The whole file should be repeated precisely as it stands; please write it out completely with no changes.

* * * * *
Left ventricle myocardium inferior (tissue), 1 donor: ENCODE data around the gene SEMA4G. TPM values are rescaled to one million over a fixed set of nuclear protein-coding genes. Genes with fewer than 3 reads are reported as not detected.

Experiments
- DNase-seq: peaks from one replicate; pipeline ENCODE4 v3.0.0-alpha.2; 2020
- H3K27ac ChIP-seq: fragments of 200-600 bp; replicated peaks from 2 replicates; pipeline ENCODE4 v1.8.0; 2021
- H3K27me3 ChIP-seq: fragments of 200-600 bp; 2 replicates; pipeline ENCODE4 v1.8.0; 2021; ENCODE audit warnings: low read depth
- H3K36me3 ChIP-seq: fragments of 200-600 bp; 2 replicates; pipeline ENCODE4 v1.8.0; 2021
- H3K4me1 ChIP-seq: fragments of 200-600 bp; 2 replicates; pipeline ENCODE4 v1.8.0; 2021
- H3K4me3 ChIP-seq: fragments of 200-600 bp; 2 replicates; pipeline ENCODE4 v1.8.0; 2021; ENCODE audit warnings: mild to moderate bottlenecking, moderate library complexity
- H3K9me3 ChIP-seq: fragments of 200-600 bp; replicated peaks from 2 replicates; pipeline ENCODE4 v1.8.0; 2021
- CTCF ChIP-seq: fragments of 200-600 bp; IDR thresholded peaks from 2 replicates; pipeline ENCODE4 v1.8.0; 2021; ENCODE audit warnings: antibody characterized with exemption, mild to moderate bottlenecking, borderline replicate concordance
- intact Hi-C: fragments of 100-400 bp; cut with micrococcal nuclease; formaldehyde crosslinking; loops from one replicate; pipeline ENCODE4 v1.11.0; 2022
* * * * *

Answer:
Left ventricle myocardium inferior (tissue), 1 donor: ENCODE data around the gene SEMA4G. TPM values are rescaled to one million over a fixed set of nuclear protein-coding genes. Genes with fewer than 3 reads are reported as not detected.

Experiments
- DNase-seq: peaks from one replicate; pipeline ENCODE4 v3.0.0-alpha.2; 2020
- H3K27ac ChIP-seq: fragments of 200-600 bp; replicated peaks from 2 replicates; pipeline ENCODE4 v1.8.0; 2021
- H3K27me3 ChIP-seq: fragments of 200-600 bp; 2 replicates; pipeline ENCODE4 v1.8.0; 2021; ENCODE audit warnings: low read depth
- H3K36me3 ChIP-seq: fragments of 200-600 bp; 2 replicates; pipeline ENCODE4 v1.8.0; 2021
- H3K4me1 ChIP-seq: fragments of 200-600 bp; 2 replicates; pipeline ENCODE4 v1.8.0; 2021
- H3K4me3 ChIP-seq: fragments of 200-600 bp; 2 replicates; pipeline ENCODE4 v1.8.0; 2021; ENCODE audit warnings: mild to moderate bottlenecking, moderate library complexity
- H3K9me3 ChIP-seq: fragments of 200-600 bp; replicated peaks from 2 replicates; pipeline ENCODE4 v1.8.0; 2021
- CTCF ChIP-seq: fragments of 200-600 bp; IDR thresholded peaks from 2 replicates; pipeline ENCODE4 v1.8.0; 2021; ENCODE audit warnings: antibody characterized with exemption, mild to moderate bottlenecking, borderline replicate concordance
- intact Hi-C: fragments of 100-400 bp; cut with micrococcal nuclease; formaldehyde crosslinking; loops from one replicate; pipeline ENCODE4 v1.11.0; 2022